Woolworth Building

Woolworth Building (HM8OX)

Location: New York, NY 10007 New York County
Buy New York State flags at Flagstore.com!
Country: United States of America
Buy United States of America flags at Flagstore.com!

N 40° 42.743', W 74° 0.475'

  • 0 check ins
  • 0 favorites

233 Broadway, Cass Gilbert, Architect, 1910-1913

— Exploring Downtown —

One of America's earliest and greatest romantic skyscrapers, rising 60 stories above City Hall Park, the Woolworth Building held the coveted title of world's tallest building until losing it to the Chrysler Building in 1929. The Gothic inspired, terra-cotta clad skyscraper was built—and paid for in cash—by the inventor of that great American institution, the five-and-ten-cent store. When asked why he did it, Frank Woolworth said he wanted the building to advertise his stores—though there's also a story about competition with the Metropolitan Life Insurance Company, which refused Woolworth a mortgage and then watched its own famous tower become the world's second tallest building.

Wander in to what was once called the "Cathedral of Commerce" and you will find yourself in a vaulted arcade resplendent in marble walls, bronze Gothic filigree, and golden mosaics. Mimicking the nave and transept plan of church architecture, Woolworth's lobby rises to a gleaming mosaic ceiling. Voluptuous Gothic detail ranges from elaborately finished mailboxes to austere altar pieces of Labor and Commerce on the mezzanines. Sculpted caricatures by Tom Johnson show architect Cass Gilbert holding a model of the building, Woolworth paying for the building with his nickels and dimes, the builder, the steam engineer, and even Edward J. Hogan, the rental agent—but only because he protested in a letter to Gilbert that he was being left out.

[Photo captions:]"What shall I say of a city that builds the most beautiful cathedral in the world and calls it an office building?" - British Prime Minister Arthur Balfour.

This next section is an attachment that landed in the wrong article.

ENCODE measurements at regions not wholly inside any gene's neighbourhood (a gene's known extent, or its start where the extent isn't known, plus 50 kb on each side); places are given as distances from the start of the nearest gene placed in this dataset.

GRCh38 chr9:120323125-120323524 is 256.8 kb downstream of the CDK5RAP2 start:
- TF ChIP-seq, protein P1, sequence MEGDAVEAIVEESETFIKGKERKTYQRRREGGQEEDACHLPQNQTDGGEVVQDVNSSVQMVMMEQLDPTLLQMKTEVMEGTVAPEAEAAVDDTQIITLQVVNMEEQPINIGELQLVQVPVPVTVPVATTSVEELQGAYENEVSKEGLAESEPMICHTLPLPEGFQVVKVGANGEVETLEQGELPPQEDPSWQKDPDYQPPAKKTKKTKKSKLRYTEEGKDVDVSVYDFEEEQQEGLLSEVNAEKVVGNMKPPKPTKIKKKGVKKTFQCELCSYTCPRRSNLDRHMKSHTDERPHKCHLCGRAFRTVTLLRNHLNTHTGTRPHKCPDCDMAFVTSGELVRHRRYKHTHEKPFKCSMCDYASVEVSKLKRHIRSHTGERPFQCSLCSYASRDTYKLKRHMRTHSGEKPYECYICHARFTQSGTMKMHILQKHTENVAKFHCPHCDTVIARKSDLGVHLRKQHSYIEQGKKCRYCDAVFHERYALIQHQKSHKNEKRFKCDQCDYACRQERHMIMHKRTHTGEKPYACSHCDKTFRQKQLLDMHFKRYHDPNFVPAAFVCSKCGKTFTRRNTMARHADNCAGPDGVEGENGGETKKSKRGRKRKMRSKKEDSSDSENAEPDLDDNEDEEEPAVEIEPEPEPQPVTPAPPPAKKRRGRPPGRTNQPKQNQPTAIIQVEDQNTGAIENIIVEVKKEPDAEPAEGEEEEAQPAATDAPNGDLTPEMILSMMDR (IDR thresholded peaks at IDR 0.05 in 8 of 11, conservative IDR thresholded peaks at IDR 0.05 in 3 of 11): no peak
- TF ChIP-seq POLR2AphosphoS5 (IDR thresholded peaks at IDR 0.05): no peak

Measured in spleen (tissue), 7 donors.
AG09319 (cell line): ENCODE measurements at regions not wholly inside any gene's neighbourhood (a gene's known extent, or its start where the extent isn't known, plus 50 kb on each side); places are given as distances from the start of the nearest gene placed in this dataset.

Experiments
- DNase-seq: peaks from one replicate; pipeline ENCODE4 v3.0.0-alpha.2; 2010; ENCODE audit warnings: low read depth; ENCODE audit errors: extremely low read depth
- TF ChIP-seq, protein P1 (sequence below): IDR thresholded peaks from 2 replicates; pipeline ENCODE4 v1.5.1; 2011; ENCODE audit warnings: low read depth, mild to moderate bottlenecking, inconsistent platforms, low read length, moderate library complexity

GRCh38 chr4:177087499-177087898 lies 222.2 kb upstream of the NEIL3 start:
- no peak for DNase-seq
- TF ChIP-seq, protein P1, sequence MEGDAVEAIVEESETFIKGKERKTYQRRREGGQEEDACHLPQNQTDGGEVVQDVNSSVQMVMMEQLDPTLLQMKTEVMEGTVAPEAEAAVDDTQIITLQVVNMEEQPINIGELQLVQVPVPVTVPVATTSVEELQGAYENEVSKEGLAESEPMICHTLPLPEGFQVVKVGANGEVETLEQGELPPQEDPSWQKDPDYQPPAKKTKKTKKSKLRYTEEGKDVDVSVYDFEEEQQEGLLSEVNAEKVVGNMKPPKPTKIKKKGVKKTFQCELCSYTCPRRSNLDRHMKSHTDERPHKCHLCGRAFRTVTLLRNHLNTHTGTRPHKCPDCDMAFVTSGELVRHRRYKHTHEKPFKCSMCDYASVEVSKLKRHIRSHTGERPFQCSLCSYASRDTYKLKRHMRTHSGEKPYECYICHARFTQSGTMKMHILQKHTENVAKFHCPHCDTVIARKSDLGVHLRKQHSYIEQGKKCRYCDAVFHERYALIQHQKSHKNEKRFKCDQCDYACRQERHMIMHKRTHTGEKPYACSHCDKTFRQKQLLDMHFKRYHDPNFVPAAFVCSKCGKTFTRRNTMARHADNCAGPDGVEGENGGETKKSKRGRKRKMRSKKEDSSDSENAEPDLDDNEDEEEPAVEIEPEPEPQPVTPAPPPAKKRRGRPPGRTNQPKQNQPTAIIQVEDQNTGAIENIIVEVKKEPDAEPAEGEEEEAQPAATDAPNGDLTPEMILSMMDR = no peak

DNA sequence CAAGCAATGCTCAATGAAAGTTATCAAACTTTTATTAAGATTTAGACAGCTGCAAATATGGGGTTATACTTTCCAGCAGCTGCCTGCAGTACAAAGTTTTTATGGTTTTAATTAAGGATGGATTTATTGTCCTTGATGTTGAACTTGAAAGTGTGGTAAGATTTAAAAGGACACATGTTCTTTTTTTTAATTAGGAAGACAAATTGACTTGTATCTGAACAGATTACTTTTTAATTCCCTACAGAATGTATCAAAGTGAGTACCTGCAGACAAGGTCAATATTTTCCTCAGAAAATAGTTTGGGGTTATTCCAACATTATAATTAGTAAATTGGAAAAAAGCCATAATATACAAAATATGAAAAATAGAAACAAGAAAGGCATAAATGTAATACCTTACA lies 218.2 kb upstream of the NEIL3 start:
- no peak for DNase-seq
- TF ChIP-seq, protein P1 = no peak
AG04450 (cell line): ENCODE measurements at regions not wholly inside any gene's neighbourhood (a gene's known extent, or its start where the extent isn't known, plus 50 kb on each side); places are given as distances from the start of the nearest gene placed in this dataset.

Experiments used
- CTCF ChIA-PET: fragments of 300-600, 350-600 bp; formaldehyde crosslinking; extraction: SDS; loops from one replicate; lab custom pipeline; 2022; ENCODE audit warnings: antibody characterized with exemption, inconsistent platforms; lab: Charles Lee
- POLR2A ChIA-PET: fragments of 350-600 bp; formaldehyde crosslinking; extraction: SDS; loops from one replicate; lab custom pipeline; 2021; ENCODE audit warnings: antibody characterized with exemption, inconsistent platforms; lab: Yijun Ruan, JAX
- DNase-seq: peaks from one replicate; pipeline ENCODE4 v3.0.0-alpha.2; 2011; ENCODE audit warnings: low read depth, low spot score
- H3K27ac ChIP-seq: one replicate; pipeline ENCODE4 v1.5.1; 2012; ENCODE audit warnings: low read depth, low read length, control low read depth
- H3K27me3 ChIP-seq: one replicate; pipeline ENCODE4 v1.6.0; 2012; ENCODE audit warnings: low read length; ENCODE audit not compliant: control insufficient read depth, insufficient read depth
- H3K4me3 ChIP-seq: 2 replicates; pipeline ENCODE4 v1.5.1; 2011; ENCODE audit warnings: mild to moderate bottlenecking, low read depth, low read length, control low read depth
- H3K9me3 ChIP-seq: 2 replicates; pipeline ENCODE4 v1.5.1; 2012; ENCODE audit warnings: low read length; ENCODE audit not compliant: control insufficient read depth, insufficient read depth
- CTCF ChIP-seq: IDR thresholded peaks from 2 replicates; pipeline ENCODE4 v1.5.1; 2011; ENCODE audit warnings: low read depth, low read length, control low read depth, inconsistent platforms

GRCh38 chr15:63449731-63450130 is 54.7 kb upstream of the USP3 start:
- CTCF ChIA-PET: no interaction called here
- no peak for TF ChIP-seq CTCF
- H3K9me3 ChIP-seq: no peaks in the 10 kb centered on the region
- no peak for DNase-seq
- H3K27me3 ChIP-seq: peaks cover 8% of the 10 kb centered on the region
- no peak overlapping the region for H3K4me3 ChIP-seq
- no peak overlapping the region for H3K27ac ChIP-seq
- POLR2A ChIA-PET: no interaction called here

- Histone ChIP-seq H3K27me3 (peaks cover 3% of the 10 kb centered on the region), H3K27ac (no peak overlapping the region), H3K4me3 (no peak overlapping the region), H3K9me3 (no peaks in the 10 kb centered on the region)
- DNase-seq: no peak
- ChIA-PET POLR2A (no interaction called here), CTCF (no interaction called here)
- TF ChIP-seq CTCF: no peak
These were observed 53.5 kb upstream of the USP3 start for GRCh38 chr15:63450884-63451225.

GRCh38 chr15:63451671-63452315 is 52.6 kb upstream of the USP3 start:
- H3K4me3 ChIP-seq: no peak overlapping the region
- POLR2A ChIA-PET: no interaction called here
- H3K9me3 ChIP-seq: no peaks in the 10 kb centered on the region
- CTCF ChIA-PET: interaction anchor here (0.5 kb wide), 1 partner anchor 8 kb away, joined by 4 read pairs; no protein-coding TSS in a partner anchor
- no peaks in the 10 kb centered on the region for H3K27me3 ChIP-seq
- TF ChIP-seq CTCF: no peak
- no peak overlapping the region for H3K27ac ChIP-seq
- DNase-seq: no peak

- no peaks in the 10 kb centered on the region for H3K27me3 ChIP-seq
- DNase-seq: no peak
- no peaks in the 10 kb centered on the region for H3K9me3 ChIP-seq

Gargoyles of F. W. Woolworth (top) and Cass Gilbert (bottom).

(Above) Set further back in the lobby is the Marble Hall, whose grand staircase rises to the former entrance of the Irving Trust Company. Secular rather than ecclesiastical in flavor, reminiscent of a flat-roofed medieval guild hall, it rises to a sumptuous glass ceiling inscribed with the names of history's great commercial cities.

[1] Broadway-Chambers Building. A few blocks north at 277 Broadway. Cass Gilbert's first New York skyscraper—completed in 1900—sports terra-cotta ornament inspired by ancient Roman designs.
[2] Wall Street Building. A dockside Gothic skyscraper for the shipping trade—at 90 West Street, opposite Downtown's former shoreline—Cass Gilbert's second tower (1905-1907) offered its original tenants grand views of their own fleets sailing up the Hudson.
[3] United States Courthouse. In his last work (1934-34), at 40 Centre Street in the Court District, Gilbert wrapped the classical colonnade of a typical federal courthouse around a 38-story, 590-foot-tall New York skyscraper.
HM NumberHM8OX
Series This marker is part of the National Historic Landmarks series
Placed ByAlliance for Downtown New York, Inc
Marker ConditionNo reports yet
Date Added Sunday, September 7th, 2014 at 6:50pm PDT -07:00
Sorry, but we don't have a picture of this historical marker yet. If you have a picture, please share it with us. It's simple to do. 1) Become a member. 2) Adopt this historical marker listing. 3) Upload the picture.
Locationbig map
UTM (WGS84 Datum)18T E 583797 N 4507302
Decimal Degrees40.71238333, -74.00791667
Degrees and Decimal MinutesN 40° 42.743', W 74° 0.475'
Degrees, Minutes and Seconds40° 42' 44.58" N, 74° 0' 28.50" W
Driving DirectionsGoogle Maps
Area Code(s)212, 917, 646, 718, 347
Closest Postal AddressAt or near 4680-4962 Lower Apalachee Rd, New York NY 10007, US
Alternative Maps Google Maps, MapQuest, Bing Maps, Yahoo Maps, MSR Maps, OpenCycleMap, MyTopo Maps, OpenStreetMap

Is this marker missing? Are the coordinates wrong? Do you have additional information that you would like to share with us? If so, check in.

Nearby Markersshow on map
Check Ins  check in   |    all

Have you seen this marker? If so, check in and tell us about it.

Comments 0 comments

Maintenance Issues
  1. What historical period does the marker represent?
  2. What historical place does the marker represent?
  3. What type of marker is it?
  4. What class is the marker?
  5. What style is the marker?
  6. Does the marker have a number?
  7. What year was the marker erected?
  8. This marker needs at least one picture.
  9. Can this marker be seen from the road?
  10. Is the marker in the median?